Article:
I Recently posted this question on SO but didn't got any response so i thought to post it here since it's somewhat related to Raytracing.

I am making a real time ray tracer in OpenGL using Compute Shaders for my project and was following this link as a reference. The link tells to first draw a full screen quad, then store all the individual pixel colors gotten through intersections in a texture and render the texture to the quad.

However i was thinking can't we use Frame Buffer Objects to display the texture image instead of rendering the quad and save the over head?

Like I save all the colors using ImageStore and GlBindImageTexture in a texture, then attach it to a FBO to display it. And since I won't be using any rendering commands I won't be causing a Feedback loop as in writing and reading the same texture?

Here is the snippet

  void initialization() {
  int tex = create new texture object

  setup min/mag NEAR filtering for that texture
  initialize texture as 2D rgba32f FLOAT and some width/height

  int vao = create VertexArrayObject of full-screen-quad
  // This quad is used to render our
  // "framebuffer" texture onto the screen.

  int computeProgram = create-and-link program with single compute shader object

  int quadProgram = create-and-link simple full-screen quad vertex and fragment shader
  // The fragment shader would fetch
  // texels from our "tex" texture.

  Setup constant uniforms in quad program, such as "tex" texture unit = 0

 The rendering process to produce one frame will be as follows:

Bind the Compute Shader
Setup camera properties in compute shader uniforms
Bind level 0 of framebuffer texture to image binding point 0
Start/dispatch the compute shader to generate a frame in the framebuffer image
Unbind image binding point
Bind the written framebuffer texture in OpenGL to texture unit 0
Bind the full-screen shader program
Bind the full-screen-quad VAO
Draw the VAO
Release all bindings

2 Answers 2


So i searched a lot after this and I think it was my confusion on FrameBuffer Objects.

I thought you could use FBO's just like a default FrameBuffer and display the texture image attached to it but you can't. It's only used for offscreen rendering. So while you can use rendering commands to draw something to a "texture image" attached to it, you can't "display the image" by making it default framebuffer or something like that.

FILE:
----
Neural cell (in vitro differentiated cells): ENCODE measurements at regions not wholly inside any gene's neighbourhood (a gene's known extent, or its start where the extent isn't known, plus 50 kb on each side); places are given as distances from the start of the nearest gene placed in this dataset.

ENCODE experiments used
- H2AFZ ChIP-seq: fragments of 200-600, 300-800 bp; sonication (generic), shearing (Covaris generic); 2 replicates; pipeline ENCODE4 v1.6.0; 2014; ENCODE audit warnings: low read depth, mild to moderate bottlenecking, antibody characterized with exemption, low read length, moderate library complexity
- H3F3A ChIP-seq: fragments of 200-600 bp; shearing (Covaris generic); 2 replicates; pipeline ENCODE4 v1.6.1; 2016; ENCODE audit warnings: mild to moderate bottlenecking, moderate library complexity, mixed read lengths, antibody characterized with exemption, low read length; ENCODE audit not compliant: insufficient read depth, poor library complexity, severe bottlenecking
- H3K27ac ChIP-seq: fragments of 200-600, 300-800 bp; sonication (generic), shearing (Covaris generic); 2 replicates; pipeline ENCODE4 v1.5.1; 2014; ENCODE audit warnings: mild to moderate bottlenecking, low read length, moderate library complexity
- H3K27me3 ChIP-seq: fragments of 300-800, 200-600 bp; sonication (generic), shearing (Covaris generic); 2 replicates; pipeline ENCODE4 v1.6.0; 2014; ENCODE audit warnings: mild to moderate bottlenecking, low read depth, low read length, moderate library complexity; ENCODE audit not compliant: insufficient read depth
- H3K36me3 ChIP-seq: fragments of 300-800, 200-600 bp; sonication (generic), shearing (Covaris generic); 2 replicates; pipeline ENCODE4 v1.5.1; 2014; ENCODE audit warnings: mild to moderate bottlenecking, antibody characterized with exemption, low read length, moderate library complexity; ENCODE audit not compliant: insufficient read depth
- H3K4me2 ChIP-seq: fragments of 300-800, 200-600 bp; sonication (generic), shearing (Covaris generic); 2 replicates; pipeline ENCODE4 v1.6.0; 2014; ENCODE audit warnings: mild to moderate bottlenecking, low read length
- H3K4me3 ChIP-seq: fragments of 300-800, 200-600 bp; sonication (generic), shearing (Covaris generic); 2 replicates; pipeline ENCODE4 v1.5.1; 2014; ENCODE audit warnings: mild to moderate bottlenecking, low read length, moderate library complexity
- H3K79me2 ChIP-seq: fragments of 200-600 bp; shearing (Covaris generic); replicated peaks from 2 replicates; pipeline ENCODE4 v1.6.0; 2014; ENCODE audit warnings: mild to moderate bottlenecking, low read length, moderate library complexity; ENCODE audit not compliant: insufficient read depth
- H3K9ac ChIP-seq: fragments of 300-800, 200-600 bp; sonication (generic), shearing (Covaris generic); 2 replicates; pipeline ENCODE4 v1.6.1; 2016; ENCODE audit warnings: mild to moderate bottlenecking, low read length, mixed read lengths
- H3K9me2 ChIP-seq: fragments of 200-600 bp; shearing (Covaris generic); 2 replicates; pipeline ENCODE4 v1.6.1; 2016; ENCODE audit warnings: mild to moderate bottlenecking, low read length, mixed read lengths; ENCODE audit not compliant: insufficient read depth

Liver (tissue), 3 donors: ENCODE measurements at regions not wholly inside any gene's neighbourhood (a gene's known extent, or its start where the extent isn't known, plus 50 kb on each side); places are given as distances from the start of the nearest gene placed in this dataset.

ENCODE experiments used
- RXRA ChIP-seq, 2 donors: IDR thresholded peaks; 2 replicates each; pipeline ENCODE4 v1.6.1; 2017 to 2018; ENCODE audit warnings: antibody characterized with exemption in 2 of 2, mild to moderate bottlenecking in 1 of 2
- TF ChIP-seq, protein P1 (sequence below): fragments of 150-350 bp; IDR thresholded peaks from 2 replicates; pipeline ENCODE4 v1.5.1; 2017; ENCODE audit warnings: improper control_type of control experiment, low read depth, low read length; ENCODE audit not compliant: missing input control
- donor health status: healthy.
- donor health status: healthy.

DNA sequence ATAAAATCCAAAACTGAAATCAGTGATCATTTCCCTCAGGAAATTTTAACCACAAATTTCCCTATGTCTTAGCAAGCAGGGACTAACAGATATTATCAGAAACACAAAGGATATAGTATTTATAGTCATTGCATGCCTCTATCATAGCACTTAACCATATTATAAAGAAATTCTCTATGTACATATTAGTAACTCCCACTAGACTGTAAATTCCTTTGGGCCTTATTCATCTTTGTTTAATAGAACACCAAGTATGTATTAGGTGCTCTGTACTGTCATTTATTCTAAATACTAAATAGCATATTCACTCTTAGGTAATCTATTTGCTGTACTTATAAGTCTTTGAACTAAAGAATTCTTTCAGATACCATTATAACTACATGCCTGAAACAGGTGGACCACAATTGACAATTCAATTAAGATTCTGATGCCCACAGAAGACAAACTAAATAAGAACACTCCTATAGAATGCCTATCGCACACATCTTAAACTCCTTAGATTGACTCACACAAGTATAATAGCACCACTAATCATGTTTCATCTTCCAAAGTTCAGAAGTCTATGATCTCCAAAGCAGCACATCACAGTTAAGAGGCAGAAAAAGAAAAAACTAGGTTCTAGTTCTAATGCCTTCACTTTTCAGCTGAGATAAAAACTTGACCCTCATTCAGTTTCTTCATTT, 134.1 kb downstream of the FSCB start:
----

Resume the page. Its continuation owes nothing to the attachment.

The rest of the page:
• $\begingroup$ If I understand correctly what you are trying to do, then, it is possible to do with FBO. Just create rendertexture instead of renderbuffer for color attachment (and call appropriate bind function). Then you'll be able to use this render texture as shader input. $\endgroup$
    – alariq
    Sep 18, 2017 at 10:47
  • $\begingroup$ No i was thinking that i could use the FBO to display the texture image on the window. Like i was thinking if the texture image is already set in the compute shader, then the FBO it's attached to would just display it in the window if i make it default, but i don't think there's any command for that. $\endgroup$ Sep 18, 2017 at 13:10
  • $\begingroup$ I guess internally opengl keeps a texture buffer for the default framebuffer. It's just the API does not allow you to consider it as a texture, so a draw/copy operation is needed. $\endgroup$
    – PaulHK
    Sep 19, 2017 at 7:28
  • $\begingroup$ Yes that's what i was thinking. I thought opengl provided the functionality to use the FBO as a default one to display the texture directly attached but it doesn't i guess. They provided FBO for offscreen rendering only i guess for help with things like getting the reflection texture etc. $\endgroup$ Sep 19, 2017 at 19:07

The overhead on this is pretty miniscule anyway. Modern GPU raster and texture rates are on the order of tens of gigapixels per second. Compared to the cost of running a ray tracer, it's a rounding error.


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